The start of the 2016 Rio Paralympics reminds me of a comment made by James Partridge, CEO of Changing Faces on the impact of the previous games: ‘2012 did nothing for us’. His point was that whilst the increased media coverage and visibility of bodily difference, missing limbs and prosthetic replacements normalised these in the public eye, facial difference (if not accompanied by another physical impairment) remained a hidden source of disability and discrimination. Interestingly, campaigner Victoria Wright, herself living with cherubism, did not highlight the gulf between these two issues in her assessment of the 2012 Paralympics, written for The Independent, although she is a vocal advocate for CF and the work that it does (see her recent work on Channel 4’s ‘No-Go Britain’ campaign).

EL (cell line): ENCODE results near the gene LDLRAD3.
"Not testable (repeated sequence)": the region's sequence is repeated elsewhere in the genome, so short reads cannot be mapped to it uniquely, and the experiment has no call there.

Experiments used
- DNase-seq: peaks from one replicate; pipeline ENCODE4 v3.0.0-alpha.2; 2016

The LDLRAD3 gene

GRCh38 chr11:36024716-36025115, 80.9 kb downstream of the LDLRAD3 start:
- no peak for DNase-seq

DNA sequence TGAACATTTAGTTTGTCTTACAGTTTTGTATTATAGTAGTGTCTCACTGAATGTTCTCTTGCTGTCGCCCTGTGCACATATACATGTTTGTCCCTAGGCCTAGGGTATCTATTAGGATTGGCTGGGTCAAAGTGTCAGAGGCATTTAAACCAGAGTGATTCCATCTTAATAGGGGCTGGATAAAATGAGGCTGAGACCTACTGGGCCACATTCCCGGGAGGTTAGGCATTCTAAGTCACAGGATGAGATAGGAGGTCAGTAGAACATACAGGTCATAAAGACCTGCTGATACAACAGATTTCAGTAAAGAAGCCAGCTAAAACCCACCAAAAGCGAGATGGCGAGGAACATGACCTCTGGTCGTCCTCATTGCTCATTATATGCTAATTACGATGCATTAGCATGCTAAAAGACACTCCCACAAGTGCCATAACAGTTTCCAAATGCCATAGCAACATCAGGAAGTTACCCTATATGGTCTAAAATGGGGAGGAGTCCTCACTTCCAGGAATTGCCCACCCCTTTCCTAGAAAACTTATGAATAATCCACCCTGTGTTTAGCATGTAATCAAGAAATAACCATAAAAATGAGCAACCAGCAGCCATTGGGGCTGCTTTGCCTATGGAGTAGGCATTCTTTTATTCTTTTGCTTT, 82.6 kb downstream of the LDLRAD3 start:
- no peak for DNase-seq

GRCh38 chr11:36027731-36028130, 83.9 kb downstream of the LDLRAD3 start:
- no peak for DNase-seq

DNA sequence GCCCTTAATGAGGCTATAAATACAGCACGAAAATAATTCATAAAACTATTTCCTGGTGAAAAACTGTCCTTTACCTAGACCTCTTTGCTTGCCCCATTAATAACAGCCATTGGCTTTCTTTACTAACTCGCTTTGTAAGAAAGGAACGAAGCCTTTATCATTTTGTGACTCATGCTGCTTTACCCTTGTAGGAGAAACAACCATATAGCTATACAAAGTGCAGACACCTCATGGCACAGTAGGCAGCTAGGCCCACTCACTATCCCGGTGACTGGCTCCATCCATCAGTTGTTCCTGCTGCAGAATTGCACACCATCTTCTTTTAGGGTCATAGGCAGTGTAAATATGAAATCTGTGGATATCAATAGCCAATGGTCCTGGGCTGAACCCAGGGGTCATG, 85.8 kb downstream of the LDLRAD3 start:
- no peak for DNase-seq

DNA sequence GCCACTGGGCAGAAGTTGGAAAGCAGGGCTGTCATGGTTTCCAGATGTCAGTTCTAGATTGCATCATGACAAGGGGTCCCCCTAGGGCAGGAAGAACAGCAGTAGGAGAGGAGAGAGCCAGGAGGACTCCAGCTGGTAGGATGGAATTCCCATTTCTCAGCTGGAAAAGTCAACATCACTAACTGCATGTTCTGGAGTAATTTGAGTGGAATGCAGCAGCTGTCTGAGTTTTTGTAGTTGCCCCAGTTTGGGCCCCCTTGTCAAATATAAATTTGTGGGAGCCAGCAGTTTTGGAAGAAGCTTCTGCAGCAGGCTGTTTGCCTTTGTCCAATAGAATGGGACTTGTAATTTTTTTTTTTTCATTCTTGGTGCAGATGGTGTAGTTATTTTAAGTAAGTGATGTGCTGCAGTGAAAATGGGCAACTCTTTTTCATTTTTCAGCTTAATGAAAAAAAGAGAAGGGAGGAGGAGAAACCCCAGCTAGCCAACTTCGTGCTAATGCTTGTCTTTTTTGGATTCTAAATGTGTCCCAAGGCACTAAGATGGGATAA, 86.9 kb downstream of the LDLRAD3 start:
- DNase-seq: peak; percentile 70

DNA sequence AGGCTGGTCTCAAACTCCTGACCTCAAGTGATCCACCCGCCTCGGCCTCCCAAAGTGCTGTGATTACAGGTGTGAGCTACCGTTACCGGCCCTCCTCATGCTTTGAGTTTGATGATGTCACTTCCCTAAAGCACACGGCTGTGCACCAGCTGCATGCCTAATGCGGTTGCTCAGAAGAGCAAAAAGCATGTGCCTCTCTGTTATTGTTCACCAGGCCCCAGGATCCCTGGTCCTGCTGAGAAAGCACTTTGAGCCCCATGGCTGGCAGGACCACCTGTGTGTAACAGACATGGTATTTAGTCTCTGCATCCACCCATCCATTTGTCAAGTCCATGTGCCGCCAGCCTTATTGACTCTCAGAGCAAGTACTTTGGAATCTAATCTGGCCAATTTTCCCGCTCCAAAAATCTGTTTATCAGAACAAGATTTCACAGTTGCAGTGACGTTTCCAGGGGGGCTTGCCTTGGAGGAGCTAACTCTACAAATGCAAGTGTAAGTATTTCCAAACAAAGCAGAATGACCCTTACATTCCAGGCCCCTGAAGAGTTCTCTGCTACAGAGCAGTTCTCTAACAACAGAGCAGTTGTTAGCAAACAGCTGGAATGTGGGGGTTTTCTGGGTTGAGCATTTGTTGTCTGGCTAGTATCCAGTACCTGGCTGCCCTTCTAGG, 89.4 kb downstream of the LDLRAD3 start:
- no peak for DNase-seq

But perhaps James was looking in the wrong place: facially-different but otherwise able-bodied competitors have been prominent in the 2016 Rio Olympics over the past three weeks, sporting face protectors for broken noses and cheekbones, eye-patches for sight impediments (Fiona Bigwood, equestrian) and wigs (Joanna Rowsell Shand, but only when doing media appearances). Yet they have still had to tell their ‘stories’ to explain their appearance. Wright’s call to advertisers to improve the diversity of the role models they use, however, has at least begun borne fruit in the current L’Oreal campaign for its True Match foundation campaign, which features Katie Piper, and Channel 5’s Real Lives strand, featuring cancer survivor Dan in a slot where an advert might have run (with links to support networks). More please!